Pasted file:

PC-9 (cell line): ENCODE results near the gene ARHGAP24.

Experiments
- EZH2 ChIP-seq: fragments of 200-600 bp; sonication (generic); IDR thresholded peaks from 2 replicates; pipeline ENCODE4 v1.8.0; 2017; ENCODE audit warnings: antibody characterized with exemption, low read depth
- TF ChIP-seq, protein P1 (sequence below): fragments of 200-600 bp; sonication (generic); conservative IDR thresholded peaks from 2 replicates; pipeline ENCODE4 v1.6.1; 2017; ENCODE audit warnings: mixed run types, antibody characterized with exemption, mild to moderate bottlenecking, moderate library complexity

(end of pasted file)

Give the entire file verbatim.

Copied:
PC-9 (cell line): ENCODE results near the gene ARHGAP24.

Experiments
- EZH2 ChIP-seq: fragments of 200-600 bp; sonication (generic); IDR thresholded peaks from 2 replicates; pipeline ENCODE4 v1.8.0; 2017; ENCODE audit warnings: antibody characterized with exemption, low read depth
- TF ChIP-seq, protein P1 (sequence below): fragments of 200-600 bp; sonication (generic); conservative IDR thresholded peaks from 2 replicates; pipeline ENCODE4 v1.6.1; 2017; ENCODE audit warnings: mixed run types, antibody characterized with exemption, mild to moderate bottlenecking, moderate library complexity